The Bob Rae NDP government elected in Ontario in the teeth of a recession with a large majority in 1990 immediately set about cutting provincial expenditures through its so-called “social contract.” Failing to gain the support of key unions in talks, the Rae government opened the collective agreements of public sector unions, imposed a wage cut in that sector, and inflicted twelve mandatory unpaid “Rae-days” off, a further effective pay cut of about 5%. As in BC, the Rae N-Dippers became one-term wonders in 1995, dropping from 74 to 17 seats.
As its predecessor Allan Blakeney NDP government had done in 1975, the Roy Romanow government in Saskatchewan stepped in to prohibit a work stoppage at the publicly-owned Sask Power Corporation in 1998. The following year, with a provincial nurses’ strike looming, the Romanow government announced it would forbid the walkout and impose terms of settlement on the parties. Armed with this information, the health care employers did the logical thing: they stopped bargaining, making the situation worse. But the militant nurses refused to comply with the back-to-work order and maintained an illegal strike for ten days despite the threat of individual fines of $2,000, plus $400 per each day of defiance and $50,000 and $10,000 per day for their union.
The strike ended only after the government had climbed down in the face of public sympathy for the striking nurses.
In a provincial election a few months later, the Saskatchewan NDP lost the popular vote, dropped from 42 to 29 seats, almost going down to defeat after two terms in office. Only by allying with a small rump of Liberals was it able to stay in power.
Subsequently the NDP government took a more measured approach to public sector strikes, patiently waiting them out. Indeed, Romanow’s successor Premier Lorne Calvert, duly chastened, refused to order allied health professionals back to work in 2007, saying:
“This is not the first time health care workers have withdrawn their services, let’s not all panic here…. The vast majority of our health care agreements have come to negotiated settlements, and as a result I believe we’ve had a better work place for our health care providers.”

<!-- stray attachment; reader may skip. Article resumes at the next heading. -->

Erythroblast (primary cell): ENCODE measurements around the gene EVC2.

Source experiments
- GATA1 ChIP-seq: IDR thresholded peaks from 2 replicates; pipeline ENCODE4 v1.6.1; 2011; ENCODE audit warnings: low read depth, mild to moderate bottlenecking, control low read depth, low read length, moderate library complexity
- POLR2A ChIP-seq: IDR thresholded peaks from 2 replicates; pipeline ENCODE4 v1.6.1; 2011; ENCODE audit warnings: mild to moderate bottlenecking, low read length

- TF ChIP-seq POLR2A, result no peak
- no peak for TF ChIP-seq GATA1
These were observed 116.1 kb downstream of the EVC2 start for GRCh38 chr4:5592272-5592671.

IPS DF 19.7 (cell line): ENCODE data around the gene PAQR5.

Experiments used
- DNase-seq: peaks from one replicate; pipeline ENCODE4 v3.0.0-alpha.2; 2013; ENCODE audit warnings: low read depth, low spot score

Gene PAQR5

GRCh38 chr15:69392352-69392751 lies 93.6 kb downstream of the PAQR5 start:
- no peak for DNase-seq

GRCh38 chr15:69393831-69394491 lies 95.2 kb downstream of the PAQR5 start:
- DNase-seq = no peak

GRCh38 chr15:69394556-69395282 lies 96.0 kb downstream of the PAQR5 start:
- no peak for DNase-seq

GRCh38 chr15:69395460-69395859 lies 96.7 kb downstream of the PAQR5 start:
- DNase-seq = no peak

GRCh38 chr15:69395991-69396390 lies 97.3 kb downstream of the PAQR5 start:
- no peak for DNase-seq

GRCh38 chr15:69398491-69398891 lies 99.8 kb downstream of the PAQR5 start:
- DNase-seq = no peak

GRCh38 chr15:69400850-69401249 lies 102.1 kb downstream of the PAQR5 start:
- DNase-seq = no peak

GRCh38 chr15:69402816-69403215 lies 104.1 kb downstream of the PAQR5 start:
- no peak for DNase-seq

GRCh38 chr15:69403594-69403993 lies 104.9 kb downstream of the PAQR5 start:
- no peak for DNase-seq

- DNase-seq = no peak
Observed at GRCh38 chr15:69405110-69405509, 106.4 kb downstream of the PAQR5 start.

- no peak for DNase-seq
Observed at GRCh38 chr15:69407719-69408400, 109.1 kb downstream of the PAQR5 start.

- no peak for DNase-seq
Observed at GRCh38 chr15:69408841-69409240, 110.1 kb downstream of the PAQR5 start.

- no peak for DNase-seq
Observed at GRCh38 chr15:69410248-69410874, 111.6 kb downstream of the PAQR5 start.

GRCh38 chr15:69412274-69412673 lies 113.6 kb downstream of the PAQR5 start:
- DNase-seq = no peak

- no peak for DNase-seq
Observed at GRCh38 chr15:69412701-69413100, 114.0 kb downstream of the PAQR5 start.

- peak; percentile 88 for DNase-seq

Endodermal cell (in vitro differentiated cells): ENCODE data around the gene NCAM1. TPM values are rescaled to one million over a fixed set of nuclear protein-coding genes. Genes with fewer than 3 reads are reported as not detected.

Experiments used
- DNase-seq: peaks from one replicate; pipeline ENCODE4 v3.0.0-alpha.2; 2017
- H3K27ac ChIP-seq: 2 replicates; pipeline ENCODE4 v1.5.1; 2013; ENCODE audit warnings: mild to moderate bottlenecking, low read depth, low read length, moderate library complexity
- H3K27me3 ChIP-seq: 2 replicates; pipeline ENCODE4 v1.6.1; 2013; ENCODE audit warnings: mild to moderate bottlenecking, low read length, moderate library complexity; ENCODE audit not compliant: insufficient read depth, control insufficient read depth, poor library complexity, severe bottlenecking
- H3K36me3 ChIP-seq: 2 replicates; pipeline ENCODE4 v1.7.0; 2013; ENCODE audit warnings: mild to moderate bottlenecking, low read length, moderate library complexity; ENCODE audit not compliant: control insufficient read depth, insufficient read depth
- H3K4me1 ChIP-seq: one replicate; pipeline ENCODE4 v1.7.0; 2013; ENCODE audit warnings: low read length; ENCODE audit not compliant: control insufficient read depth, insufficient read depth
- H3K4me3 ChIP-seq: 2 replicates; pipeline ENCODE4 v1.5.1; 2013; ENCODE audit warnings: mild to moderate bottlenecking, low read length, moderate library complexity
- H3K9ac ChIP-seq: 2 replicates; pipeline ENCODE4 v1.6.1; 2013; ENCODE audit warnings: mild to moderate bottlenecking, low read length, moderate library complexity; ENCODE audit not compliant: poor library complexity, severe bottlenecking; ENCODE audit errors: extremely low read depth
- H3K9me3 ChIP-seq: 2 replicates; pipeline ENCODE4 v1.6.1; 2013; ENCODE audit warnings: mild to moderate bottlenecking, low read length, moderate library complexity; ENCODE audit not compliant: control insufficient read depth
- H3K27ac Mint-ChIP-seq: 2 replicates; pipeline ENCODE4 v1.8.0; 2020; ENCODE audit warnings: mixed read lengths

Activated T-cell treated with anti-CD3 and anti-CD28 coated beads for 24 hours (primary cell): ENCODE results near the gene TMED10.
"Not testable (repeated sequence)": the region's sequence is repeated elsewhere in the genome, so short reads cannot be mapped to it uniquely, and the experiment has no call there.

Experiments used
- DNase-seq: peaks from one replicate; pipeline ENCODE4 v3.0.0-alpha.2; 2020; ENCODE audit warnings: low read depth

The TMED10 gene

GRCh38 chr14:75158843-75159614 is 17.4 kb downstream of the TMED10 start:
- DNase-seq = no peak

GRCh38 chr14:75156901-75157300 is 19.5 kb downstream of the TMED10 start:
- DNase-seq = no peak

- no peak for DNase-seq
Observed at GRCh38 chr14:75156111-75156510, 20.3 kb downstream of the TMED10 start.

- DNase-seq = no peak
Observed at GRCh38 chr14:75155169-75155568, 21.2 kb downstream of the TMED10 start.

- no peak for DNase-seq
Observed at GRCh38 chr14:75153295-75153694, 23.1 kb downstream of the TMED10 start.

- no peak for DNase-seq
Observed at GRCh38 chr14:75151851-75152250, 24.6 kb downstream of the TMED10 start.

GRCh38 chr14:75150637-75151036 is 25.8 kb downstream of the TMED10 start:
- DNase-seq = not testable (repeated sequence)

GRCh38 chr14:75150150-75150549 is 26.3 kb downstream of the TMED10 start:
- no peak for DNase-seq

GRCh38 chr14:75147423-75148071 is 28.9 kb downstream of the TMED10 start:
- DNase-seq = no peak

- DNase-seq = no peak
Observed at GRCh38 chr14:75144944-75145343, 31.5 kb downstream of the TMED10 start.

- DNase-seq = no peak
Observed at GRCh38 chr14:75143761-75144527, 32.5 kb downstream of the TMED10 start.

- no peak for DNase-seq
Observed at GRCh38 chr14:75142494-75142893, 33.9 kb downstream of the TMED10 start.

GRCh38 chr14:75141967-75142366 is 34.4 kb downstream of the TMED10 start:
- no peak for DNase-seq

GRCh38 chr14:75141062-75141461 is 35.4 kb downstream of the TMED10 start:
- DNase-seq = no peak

Wise words. Would that NDP governments took those to heart.
For a party that purports to represent working people and their unions, the right to strike or access to fair and impartial arbitration should be morally and politically sacrosanct. Moreover, in recent years, those rights have also been legally hallowed by the Supreme Court of Canada, which ruled that not only the right to picket (2002), not only the right to bargain collectively (2007), but the right to strike (2015) are protected by the Charter of Rights and Freedoms.
And yet governments of all stripes across Canada still rankle against these restrictions and try their best to defy them. Yes, even the NDP.
The underlying problem is this: governments don’t like strikes but they also don’t like arbitration with the chance that a third party might find the unions’ arguments more persuasive than the governments’.
So, many of these governments have taken to ignoring the Charter protections and have banned strikes, have refused to accept arbitration, and have imposed their own terms on the workers involved. Of course, the unions have challenged those restrictions in court. And, though it takes several years, nearly all of those challenges have been vindicated. When that happens, the governments can be tasked with onerous financial compensation for the affected employees and their unions. For example, the courts nailed the British Columbia Liberal government in 2016 for violating the rights of teachers’ unions. The consequent fallout of this decision forced the government to pay out an estimated $250-million annually more than if they hadn’t defied the law. And the government was forced to return to higher teacher-student ratios. Other governments too have been severely rebuked by the courts.
Of course, Doug Ford’s advisers were watching these Charter challenges with trepidation. So when Ford went after the education workers, he went one step further. Using the seldom-employed “Notwithstanding” loophole that allows Charter violators to don a cloak of invisibility, he forbade the unions from even challenging his law in the courts.
That turned out to be a step too far, as public opinion, and especially parents, turned against his government. The Charter has proven enormously popular in Canada, and not only among trade unionists.
Faced with the public backlash, Ford let discretion be the better part of valour and backed down on all parts of his draconian legislation.
But this will not likely be the end of governments defying the law. And, despite their apparent amnesia, NDP governments will likely get their memories back only when it suits them. •